The aviation sector should not to be too bullish about fleet growth over the next 10 years, according to consultancy firm ICF International.
In its latest report, Black swans in the air, two of its most senior analysts predict that passenger traffic will grow by an average of 3.9 per cent annually up to 2033, significantly lower than the 4.7–5 per cent growth expectations of OEMs.
Furthermore, the number of aircraft expected to be in service in 2033 may be as much as 16% below that predicted in other forecasts. ICF anticipates the fleet to total around 41,850 in 2033, rather than 50,088.
The authors of the report, Samuel Engel and Michael Oestreich, argue that traditional growth predictions are based on the stable continuance of historic trends and ignore the potential impact of “black swans” – unanticipated events that have a negative impact on the market, such as the 2009 economic meltdown or 9/11.
In the paper, Engel and Oestreich outline four potential swans that could dent growth in the global commercial fleet. The first questions the impact of LCCs in emerging economies.
If such LCCs fail to inspire established carriers to streamline their operations and launch new products – as they’ve done in Europe, the Americas and Australasia – the impact on traffic and fleet numbers will be significant.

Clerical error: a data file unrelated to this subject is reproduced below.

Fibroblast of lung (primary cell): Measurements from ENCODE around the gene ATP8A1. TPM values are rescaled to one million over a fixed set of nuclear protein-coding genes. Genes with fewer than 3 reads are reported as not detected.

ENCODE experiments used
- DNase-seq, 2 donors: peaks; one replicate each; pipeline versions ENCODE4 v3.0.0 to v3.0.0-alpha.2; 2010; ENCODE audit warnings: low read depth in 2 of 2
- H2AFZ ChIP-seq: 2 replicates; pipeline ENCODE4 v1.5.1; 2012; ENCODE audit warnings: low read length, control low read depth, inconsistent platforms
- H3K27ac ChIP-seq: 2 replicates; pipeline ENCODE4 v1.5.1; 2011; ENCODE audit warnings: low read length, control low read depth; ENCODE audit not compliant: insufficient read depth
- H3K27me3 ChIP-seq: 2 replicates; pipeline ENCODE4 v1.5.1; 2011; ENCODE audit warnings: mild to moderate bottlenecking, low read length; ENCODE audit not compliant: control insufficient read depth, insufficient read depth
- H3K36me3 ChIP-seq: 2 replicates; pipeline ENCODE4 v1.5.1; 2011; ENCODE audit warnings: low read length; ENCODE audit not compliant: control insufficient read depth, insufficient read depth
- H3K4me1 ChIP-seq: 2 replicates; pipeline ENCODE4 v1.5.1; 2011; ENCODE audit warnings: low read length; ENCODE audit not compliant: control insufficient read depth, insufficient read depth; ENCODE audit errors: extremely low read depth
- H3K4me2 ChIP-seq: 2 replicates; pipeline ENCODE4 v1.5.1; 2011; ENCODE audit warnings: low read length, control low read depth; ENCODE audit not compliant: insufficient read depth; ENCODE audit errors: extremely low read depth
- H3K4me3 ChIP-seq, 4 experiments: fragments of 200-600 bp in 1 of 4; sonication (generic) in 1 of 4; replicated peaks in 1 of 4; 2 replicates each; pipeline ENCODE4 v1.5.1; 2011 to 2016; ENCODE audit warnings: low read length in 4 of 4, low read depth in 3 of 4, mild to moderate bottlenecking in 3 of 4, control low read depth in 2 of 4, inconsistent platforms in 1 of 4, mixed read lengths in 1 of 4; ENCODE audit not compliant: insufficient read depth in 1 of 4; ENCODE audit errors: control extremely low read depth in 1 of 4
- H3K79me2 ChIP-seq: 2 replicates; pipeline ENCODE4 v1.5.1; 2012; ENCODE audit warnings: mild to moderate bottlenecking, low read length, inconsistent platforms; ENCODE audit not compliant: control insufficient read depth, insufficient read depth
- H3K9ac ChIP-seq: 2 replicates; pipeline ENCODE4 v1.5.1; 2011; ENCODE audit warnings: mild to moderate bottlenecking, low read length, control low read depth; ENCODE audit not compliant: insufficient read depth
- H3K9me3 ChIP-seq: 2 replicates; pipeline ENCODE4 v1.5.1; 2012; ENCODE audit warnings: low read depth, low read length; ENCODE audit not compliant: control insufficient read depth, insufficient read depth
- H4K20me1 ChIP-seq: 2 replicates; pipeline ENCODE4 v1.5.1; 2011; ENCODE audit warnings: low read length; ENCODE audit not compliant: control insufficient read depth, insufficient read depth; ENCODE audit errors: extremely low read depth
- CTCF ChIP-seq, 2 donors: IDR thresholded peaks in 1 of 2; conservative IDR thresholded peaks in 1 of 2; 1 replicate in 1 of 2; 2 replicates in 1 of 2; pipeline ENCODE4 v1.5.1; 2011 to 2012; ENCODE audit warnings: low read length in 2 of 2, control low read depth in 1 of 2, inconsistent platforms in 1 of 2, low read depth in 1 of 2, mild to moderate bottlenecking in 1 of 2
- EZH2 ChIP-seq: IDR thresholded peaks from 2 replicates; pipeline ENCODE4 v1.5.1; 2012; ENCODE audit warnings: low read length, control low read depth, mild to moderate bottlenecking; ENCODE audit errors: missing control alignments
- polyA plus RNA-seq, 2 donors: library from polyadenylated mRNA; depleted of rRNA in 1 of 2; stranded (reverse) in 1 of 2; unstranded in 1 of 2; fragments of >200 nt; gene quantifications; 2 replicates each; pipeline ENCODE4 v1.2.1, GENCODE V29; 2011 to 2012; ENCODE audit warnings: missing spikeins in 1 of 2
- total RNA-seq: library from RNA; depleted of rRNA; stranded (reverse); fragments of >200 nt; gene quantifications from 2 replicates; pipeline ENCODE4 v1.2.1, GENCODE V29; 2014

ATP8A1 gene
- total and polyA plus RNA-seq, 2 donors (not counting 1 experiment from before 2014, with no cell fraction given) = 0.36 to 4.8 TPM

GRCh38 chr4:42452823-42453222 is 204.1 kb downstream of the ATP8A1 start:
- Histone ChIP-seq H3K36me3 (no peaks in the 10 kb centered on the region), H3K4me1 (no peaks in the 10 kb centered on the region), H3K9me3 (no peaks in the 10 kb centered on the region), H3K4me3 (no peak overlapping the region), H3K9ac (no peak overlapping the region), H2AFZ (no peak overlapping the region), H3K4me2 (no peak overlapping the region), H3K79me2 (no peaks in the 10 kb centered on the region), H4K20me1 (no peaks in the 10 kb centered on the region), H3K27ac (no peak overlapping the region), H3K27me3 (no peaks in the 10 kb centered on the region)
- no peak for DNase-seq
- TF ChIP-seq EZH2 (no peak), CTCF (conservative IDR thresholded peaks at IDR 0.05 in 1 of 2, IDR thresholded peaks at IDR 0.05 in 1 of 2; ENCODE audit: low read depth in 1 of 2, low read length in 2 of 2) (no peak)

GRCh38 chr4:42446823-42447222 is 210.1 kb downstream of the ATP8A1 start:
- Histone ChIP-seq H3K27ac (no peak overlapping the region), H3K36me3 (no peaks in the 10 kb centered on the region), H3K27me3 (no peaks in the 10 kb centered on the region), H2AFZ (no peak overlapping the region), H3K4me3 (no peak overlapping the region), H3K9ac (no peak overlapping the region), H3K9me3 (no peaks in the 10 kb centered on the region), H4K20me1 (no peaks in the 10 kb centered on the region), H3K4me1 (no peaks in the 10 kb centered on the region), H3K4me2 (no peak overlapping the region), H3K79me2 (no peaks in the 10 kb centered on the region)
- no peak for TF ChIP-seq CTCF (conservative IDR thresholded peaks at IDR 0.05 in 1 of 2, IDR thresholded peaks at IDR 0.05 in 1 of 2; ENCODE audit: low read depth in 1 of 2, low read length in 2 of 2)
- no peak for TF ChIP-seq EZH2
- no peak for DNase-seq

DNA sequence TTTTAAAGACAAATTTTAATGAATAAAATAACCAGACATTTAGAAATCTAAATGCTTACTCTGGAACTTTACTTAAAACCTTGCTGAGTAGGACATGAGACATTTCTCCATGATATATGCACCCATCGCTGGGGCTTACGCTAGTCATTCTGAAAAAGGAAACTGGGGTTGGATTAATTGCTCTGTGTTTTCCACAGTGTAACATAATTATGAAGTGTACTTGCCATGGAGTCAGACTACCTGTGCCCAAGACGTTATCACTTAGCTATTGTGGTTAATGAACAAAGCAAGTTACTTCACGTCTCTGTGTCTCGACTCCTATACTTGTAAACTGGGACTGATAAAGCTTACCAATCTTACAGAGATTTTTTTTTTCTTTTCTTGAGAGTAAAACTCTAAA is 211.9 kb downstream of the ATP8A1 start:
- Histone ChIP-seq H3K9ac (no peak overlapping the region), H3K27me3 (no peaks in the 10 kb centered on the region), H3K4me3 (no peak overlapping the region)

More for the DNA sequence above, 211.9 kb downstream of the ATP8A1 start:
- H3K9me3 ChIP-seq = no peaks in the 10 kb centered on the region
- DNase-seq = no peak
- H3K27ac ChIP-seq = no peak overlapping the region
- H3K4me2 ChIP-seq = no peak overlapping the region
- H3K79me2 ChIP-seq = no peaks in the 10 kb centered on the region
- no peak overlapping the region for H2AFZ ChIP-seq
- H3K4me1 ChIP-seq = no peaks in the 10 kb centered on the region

"In China alone, where liberalisation has barely begun, delayed or slower LCC penetration could swing the future fleet by 2,700 aircraft,” the ICF report warns.
The prediction comes as Singapore-based LCC Tiger Airways close their Indonesian subsidiary Tigerair Mandela.
Another threat to aircraft numbers is posed by airlines continuing to increase the utilisation of their existing fleets. If airlines increase seat density by 3.8 per cent, through slimline seats for example, while boosting load factors to 85 per cent, the number of aircraft needed in 2033 will be 5 per cent lower than anticipated.
Rationalisation of airlines in the Middle East, which currently hold more than 20 per cent of widebody aircraft orders, is also predicted to impact fleet numbers.
While jokes are often made about Donald Rumsfeld’s infamous “unknown unknowns” speech, the former US defense secretary had a point. Companies in the aerospace sector cannot blindly hope that positive growth forecasts will come true while ignoring the risk posed to their business by events that they haven’t anticipated.
ICF International’s report is a good reminder to keep a wary eye on the horizon.